The OSHA Hazard Communication Standard (Title 8 CCR, § 5194) requires employers to provide material Safety Data Sheets (SDSs) for each chemical handled and stored on the facility’s site. OSHA issues more citations on this standard than virtually all others’, therefore companies are expected to comply with the standard’s basic requirements.
Under this standard employees have a right to know the hazards associated with the chemicals in the workplace and to express concern that protections are implemented based on the properties of the hazardous materials on-site. This is why the OSHA Standard is referred to as the Worker Right-to-Know law. Therefore, it is valuable that employers provide useful information about the hazards of chemicals in the workplace in order to prevent harmful exposures and traumatic incidents.
- A written Hazard Communication Plan that identifies the methods by which an employer informs employees and the public of the presence of hazardous materials.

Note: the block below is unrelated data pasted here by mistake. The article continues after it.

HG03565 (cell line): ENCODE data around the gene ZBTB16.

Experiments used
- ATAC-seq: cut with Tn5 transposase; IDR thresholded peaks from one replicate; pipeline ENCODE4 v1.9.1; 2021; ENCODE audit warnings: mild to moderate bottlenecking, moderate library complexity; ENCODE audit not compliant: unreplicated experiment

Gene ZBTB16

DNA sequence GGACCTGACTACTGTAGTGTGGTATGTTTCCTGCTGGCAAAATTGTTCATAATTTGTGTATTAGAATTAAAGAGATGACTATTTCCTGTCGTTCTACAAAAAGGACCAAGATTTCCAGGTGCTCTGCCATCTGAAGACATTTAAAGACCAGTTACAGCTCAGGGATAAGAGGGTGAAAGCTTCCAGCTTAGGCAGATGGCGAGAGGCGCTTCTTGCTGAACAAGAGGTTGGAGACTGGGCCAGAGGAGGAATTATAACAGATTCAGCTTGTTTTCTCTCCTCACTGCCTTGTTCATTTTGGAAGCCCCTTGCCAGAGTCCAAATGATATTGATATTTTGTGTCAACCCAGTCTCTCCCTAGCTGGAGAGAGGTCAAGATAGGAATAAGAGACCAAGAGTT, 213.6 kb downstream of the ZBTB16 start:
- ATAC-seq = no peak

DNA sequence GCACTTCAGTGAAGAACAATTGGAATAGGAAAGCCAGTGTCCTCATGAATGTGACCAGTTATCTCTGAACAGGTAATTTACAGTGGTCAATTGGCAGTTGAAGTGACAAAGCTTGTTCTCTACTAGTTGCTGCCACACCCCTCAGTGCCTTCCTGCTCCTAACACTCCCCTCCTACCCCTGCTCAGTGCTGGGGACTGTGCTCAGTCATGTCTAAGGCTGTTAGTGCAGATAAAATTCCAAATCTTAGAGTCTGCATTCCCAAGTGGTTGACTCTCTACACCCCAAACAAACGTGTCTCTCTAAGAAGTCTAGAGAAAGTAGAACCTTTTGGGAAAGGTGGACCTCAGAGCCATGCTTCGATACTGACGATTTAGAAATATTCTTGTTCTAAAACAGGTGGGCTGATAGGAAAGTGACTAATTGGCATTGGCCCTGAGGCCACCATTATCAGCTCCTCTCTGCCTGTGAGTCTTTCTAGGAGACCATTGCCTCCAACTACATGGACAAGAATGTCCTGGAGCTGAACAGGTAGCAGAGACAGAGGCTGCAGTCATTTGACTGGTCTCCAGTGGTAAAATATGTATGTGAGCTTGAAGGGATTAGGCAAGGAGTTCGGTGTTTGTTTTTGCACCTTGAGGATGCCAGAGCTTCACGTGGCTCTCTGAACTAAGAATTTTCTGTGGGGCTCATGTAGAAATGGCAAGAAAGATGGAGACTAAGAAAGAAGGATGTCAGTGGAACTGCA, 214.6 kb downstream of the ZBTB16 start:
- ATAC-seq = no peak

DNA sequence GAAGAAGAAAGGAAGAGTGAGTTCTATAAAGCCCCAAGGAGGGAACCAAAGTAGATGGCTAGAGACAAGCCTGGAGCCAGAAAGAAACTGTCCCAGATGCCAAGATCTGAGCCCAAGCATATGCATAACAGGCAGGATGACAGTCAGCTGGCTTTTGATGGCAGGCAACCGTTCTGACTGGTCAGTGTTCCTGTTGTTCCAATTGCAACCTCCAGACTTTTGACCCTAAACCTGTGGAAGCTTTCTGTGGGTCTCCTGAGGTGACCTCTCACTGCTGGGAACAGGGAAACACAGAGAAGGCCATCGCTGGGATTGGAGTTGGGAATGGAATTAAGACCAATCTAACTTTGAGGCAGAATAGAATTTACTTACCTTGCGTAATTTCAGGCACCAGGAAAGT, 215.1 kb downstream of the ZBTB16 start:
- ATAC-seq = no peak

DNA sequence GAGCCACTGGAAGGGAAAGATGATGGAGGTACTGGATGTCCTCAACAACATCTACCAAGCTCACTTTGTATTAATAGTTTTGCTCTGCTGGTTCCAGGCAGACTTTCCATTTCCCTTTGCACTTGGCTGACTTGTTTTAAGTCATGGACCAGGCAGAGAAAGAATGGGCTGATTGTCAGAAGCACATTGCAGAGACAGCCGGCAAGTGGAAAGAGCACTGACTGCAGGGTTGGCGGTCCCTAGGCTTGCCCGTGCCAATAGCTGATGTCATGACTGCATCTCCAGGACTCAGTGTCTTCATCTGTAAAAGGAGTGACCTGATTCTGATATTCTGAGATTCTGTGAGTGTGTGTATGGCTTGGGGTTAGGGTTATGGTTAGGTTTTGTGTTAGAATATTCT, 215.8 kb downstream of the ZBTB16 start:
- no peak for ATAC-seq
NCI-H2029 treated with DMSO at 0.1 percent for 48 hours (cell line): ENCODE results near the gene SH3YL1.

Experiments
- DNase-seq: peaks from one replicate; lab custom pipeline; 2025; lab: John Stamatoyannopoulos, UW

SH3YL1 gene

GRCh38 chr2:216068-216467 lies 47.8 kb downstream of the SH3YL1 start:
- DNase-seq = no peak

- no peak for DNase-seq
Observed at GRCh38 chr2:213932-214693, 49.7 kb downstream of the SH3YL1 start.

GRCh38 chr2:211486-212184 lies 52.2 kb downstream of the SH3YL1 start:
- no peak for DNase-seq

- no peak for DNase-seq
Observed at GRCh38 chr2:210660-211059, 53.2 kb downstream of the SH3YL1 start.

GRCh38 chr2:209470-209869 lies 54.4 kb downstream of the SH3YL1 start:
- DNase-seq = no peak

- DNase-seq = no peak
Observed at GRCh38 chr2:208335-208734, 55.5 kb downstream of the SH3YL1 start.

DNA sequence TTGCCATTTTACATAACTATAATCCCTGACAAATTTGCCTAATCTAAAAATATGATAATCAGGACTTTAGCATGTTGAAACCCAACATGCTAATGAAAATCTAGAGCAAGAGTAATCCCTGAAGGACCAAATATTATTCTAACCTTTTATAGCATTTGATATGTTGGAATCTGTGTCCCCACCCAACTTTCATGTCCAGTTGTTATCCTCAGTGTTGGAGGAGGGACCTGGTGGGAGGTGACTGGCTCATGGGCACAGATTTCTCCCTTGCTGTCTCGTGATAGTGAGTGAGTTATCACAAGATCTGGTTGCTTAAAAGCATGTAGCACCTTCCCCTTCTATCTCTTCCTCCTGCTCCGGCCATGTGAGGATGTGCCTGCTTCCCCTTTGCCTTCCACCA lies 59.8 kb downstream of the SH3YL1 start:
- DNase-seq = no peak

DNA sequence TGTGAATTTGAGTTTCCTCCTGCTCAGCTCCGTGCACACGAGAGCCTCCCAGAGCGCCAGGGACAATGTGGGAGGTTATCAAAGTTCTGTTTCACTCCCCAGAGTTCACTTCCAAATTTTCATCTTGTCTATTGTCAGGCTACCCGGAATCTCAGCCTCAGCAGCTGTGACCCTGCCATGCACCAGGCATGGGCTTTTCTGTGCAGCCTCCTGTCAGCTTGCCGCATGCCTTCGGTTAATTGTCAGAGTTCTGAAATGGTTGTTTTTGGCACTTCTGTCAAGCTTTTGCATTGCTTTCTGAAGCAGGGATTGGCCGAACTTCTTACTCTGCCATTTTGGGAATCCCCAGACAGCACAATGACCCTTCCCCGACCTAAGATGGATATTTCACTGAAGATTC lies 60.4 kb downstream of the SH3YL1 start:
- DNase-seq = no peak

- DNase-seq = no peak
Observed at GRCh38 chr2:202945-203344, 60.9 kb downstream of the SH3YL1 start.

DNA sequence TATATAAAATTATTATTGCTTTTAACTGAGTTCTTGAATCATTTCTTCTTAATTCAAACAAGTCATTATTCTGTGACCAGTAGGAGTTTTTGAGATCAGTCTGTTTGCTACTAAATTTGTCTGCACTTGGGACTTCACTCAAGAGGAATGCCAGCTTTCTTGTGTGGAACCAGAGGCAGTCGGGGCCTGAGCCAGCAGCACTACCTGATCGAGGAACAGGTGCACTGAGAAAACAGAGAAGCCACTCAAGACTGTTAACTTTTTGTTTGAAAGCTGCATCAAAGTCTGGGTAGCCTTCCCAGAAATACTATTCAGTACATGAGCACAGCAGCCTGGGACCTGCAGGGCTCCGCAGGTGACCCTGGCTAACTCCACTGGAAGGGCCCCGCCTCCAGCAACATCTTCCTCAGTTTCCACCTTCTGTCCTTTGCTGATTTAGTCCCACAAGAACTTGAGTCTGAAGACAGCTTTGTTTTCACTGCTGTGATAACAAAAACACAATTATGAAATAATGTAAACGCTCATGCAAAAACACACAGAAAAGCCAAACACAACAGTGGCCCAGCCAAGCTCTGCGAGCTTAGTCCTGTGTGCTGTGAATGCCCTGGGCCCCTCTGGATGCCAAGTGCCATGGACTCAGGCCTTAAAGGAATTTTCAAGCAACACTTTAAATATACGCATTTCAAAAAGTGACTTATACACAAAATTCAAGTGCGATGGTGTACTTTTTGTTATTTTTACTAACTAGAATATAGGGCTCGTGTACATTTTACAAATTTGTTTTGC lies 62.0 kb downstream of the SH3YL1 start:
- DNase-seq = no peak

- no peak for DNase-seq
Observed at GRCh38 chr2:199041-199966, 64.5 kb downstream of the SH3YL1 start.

- Train employees in recognizing and identifying hazard warning signs and labels
- Conduct an inventory of chemicals handled and stored in the facility
- Maintain Safety Data Sheets for all chemicals found in the chemical inventory
- Update employees periodically on hazard information regarding the chemicals they handle
In 2013 changes to this Standard require updating the quality of information presented in Safety Data Sheets and on labels of chemical containers to conform to the Globally Harmonized Standard (GHS). As a result employers must update employee training to recognize the new rules and how the updated information applies to their workplace.
Though long considered a high-maintenance program, ARC Enterprises guides many companies to effectively implement the program so that it is meaningful, corresponds to other hazardous materials requirements and standards, and can be easily managed by employees.